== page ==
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Editorials/Opinions Analysis For UPSC 27 March 2024

  1. Can AI Help in Navigating Mental Health?
  2. The Need to Curb Black Carbon Emissions


Current developments show that therapy is now easily accessible through text-based platforms. Natural Language Processing (NLP), a field of Artificial Intelligence (AI), allows computers to understand and interpret human language, akin to human comprehension. In mental healthcare, AI, particularly through NLP, is rapidly expanding its applications, offering affordable therapy options and better support for clinicians.


GS3- Developments and their Applications and Effects in Everyday Life

Mains Question:

What role can Artificial Intelligence play in navigating mental health issues? What are the associated concerns in this regard and what can be done to minimise them? (15 Marks, 250 Words).

Associated Benefits:


Societal stigma surrounding mental health issues persists globally, but NLP programs, operating through text-based platforms and virtual mental health assistants, offer a solution. They provide privacy and anonymity, which encourages individuals to seek help.

Personalised Care:

  • These chatbots assist users in reshaping their thoughts, validating their emotions, and delivering personalized care, especially in situations where human support is lacking.
  • This not only proves beneficial when direct therapist access is unavailable but also contributes to improved patient health outcomes, comparable to traditional in-person care.

Ensuring Continuity:

  • Not only does it aid in enhancing patient health outcomes comparable to in-person care, but it also contributes to the continuity of care needed for a holistic approach to mental health treatment, thereby reducing the likelihood of relapse. For instance, digital therapy assistants can direct individuals to resources for managing distress, grief, and anxiety in moments of need.
  • These chatbots, scalable, cost-effective, and accessible round the clock, could be seamlessly integrated into existing health programs.
  • Furthermore, companies developing chatbots should actively broaden their service delivery scope through partnerships and collaborations to offer follow-up services like referrals, in-person treatment, or hospital care, as required.
  • Addressing one of the significant challenges in mental health treatment—patient adherence to prescribed treatments—AI can predict instances of non-compliance and issue reminders or alert healthcare providers for manual interventions.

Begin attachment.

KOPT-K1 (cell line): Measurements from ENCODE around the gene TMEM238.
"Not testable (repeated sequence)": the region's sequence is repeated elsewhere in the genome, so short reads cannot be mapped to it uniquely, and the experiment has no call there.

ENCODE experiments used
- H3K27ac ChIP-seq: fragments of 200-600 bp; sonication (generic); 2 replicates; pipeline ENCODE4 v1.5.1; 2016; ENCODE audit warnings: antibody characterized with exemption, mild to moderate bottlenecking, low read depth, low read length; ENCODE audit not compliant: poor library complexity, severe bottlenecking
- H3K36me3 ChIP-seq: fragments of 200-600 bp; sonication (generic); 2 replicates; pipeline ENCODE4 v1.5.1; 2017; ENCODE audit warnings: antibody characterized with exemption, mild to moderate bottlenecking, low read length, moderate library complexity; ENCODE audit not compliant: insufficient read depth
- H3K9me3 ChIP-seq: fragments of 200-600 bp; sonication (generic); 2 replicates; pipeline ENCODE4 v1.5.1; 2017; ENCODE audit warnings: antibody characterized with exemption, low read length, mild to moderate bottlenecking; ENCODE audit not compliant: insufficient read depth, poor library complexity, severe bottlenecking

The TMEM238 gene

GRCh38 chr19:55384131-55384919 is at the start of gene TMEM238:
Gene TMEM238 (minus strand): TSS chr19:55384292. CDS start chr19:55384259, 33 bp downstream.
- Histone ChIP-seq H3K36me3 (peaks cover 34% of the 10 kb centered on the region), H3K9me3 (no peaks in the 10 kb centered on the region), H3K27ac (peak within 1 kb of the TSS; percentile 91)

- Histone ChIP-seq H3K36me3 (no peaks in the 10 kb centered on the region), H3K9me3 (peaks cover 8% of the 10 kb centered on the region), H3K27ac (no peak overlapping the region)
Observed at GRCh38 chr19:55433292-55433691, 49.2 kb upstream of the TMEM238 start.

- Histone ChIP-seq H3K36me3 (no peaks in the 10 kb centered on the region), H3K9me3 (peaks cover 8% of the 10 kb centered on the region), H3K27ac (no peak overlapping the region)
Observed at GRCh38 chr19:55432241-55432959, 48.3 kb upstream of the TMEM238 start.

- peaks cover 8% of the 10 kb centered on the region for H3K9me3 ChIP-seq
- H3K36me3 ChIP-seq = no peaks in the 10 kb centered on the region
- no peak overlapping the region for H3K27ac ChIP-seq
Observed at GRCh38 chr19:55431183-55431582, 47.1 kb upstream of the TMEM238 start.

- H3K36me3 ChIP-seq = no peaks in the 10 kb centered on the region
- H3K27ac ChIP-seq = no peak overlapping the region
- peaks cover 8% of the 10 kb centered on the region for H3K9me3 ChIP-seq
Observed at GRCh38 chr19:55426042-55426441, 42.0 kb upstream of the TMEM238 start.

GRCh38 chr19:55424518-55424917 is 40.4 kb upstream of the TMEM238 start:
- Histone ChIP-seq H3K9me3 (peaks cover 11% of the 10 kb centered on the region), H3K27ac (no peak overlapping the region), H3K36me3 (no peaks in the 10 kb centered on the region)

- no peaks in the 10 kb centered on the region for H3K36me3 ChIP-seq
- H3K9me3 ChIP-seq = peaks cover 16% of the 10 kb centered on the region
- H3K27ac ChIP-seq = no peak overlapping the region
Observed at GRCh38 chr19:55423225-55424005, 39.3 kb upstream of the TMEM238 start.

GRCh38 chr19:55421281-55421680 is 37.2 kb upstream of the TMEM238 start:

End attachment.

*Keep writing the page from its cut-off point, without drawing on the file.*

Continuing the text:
• These alerts can be delivered through various channels such as chatbots, SMS, automated calls, or emails.

Assisting Clinicians:

  • As for clinicians, mental health conditions often have multifaceted origins, complicating the design of straightforward protocols or quick, accurate diagnoses.
  • Utilizing vast datasets, AI tools can summarize information from various sources such as clinical notes, patient interactions, neuroimages, and genetic data.
  • This assists clinicians in comprehensively understanding patient histories, thus saving valuable time during sessions.
  • Additionally, certain chatbots are developing e-triaging systems that can substantially reduce wait times and release clinical personnel from administrative duties, allowing them to focus more on patient care.
  • With the enhancement of bandwidth, mental health providers can allocate a greater portion of their time to severe mental illnesses like bipolar disorder and schizophrenia, which demand specialized care.

Predictive Analysis:

  • Recent progress in NLP programs has showcased their ability to anticipate responses to antidepressants and antipsychotic medications through the analysis of brain electrical activity, neuroimages, and clinical surveys.
  • This predictive capacity has the potential to streamline treatment decisions and decrease the likelihood of ineffective interventions.
  • Moreover, AI can analyze diverse data sources including patient medical records, behavioral data, and voice recordings from intervention services to identify early warning signs of mental health issues before they escalate.

AI Wearables:

  • Instead of relying solely on user-initiated interactions through apps, certain AI-driven mental health solutions operate as wearables, utilizing sensors to interpret bodily signals and intervene when necessary.